Technological Unemployment and our Need for Micro Colleges

Posted by FuturistSpeaker on January 20th, 2015

Business owners today are actively deciding whether their next hire should be a person or a machine. After all, machines can work in the dark and don’t come with decades of HR case law requiring time off for holidays, personal illness, excessive overtime, chronic stress or anxiety.

If you’ve not heard the phrase “technological unemployment,” brace yourself; you’ll be hearing it a lot over the coming years.

Technology is automating jobs out of existence at a record clip, and it’s only getting started. But at the same time, new jobs are also coming out of the woodwork.

In March, when Facebook announced the $2 billion acquisition of Oculus Rift, they not only put a giant stamp of approval on the technology, but they also triggered an instant demand for virtual reality designers, developers, and engineers.

Virtual reality professionals were nowhere to be found on the list of hot skills needed for 2014, but they certainly will be for 2015.

The same was true when Google and Facebook both announced the acquisition of solar powered drone companies Titan and Ascenta respectively. Suddenly we began seeing a dramatic uptick in the need for solar-drone engineers, drone-pilots, air rights lobbyists, global network planners, analysts, engineers, and logisticians.

Bold companies making moves like this are instantly triggering the need for talented people with skills aligned to grow with these cutting edge industries.

In these types of industries, it’s no longer possible to project the talent needs of business and industry 5-6 years in advance, the time it takes most universities to develop a new degree program and graduate their first class. Instead, these new skill-shifts come wrapped in a very short lead-time, often as little as 3-4 months.

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12 Emerging Trends that Everyone Missed at CES

Posted by FuturistSpeaker on January 13th, 2015

Every year that I attend CES in Las Vegas I reach a point of sensory overload. It’s not just from all the people, lights, noise, and smells, but an overload of product strategies and emerging trends for the coming year.

With everything from R2D2 showing up outside the convention center, to meeting celebrities on the showroom floor, or coming face-to-face with a Paul Bunyan-sized electronic game-playing running shoe by Sketchers, or walking into a booth full of the coolest Chinese technologies ever made but not being able to talk to anyone because they don’t speak English, it’s not possible to describe all the sensations a person will experience at an event like this.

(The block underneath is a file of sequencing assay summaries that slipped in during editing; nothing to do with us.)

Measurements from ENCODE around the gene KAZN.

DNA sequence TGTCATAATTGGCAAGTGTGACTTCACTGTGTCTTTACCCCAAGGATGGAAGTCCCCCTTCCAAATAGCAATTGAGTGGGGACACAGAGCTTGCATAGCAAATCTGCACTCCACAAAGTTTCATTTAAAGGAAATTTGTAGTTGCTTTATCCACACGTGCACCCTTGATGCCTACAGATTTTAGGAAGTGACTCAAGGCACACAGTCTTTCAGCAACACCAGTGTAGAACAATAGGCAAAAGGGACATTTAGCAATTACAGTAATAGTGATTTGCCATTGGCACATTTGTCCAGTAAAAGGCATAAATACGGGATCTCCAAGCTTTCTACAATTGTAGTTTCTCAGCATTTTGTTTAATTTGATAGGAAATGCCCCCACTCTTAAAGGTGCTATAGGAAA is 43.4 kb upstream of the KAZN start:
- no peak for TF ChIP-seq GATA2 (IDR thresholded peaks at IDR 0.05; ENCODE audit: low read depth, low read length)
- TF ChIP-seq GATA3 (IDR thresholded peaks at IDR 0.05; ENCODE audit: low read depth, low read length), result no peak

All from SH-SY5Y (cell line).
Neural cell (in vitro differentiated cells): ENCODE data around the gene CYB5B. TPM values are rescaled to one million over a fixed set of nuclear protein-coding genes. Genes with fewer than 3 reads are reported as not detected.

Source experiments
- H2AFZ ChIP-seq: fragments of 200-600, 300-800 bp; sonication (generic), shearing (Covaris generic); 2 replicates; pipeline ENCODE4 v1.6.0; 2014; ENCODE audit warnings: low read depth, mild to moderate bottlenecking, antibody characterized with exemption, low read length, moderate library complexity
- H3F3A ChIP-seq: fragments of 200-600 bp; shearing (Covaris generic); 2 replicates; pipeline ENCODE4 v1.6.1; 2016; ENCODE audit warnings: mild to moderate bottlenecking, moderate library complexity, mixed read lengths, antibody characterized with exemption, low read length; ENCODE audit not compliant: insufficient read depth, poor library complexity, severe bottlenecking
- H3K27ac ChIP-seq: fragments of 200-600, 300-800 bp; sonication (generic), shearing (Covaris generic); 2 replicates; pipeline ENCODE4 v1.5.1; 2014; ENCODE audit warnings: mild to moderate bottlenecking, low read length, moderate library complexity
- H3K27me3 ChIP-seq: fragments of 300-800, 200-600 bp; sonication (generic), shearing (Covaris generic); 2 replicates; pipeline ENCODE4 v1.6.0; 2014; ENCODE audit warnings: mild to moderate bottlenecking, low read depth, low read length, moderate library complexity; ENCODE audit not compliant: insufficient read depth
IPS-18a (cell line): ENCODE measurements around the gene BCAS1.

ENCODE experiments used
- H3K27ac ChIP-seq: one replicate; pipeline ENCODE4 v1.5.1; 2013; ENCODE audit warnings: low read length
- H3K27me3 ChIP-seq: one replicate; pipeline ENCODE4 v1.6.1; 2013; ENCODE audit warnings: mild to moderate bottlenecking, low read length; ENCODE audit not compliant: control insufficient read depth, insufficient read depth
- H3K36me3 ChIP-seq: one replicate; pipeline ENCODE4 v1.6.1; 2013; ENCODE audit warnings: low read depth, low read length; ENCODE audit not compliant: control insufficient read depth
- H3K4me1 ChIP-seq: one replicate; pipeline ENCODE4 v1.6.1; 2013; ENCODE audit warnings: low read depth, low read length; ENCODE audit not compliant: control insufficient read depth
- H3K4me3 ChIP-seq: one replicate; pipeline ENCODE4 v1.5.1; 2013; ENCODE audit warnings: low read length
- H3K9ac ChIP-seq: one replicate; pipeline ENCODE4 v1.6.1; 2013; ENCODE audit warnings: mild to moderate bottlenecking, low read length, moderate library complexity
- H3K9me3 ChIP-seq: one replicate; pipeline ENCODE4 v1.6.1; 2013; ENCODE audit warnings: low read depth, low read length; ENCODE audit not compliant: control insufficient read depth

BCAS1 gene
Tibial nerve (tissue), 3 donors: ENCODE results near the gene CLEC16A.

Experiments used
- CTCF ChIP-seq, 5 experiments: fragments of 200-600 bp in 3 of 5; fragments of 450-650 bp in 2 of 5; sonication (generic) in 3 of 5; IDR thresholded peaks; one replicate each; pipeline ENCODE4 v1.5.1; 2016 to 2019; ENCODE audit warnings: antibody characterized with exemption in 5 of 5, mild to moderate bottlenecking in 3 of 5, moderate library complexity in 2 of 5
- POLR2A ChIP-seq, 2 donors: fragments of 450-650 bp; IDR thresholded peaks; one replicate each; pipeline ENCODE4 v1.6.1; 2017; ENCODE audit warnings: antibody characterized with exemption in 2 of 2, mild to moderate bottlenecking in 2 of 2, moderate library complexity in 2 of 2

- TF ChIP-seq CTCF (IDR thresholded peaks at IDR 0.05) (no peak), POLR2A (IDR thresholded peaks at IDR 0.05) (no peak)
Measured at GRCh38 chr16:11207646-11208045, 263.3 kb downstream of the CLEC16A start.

Everyone will experience CES in their own unique way, and the impressions they walk away with will help define their understanding of the world to come. Big time decisions are being made by the impressions made here.

As events go, it’s one of the largest in the world, attracting a record 170,000 people, including 45,000 from other countries. Out of 3,600 exhibitors, 375 of them were startups, with special attention being paid to them in an exhibit area called Eureka Park.

In so many ways, CES sets the tone for the global economy, with tens of thousands of private meetings being conducted in the background forcing more deals to be cut in a shorter period of time than virtually any other event on the planet.

Walking across the exhibit floors is quite a mind-expanding experience. Since I tend to use a radically different set of lenses to experience this show, I walked away with some rather unusual perspectives.

For this reason I’d like to mention twelve of the trends that everyone seemed to have missed at CES.

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What Comes after the Nation State? – Fractal Governance

Posted by FuturistSpeaker on January 5th, 2015

In the beginning life was simple, just land and people. No borders, no restrictions, and no governments breathing down everyone’s neck. 

Over time, cultures formed around a common language and geography determined many aspects of lifestyle. As an example, people who lived next to the sea oriented much of their life around fishing, while those further inland spent more time hunting and farming. 

Traveling from one region to the next was difficult and dangerous. Before the time of Gutenberg’s printing press, the vast majority of people lived and died within 20 miles of where they grew up because they didn’t have access to reliable maps.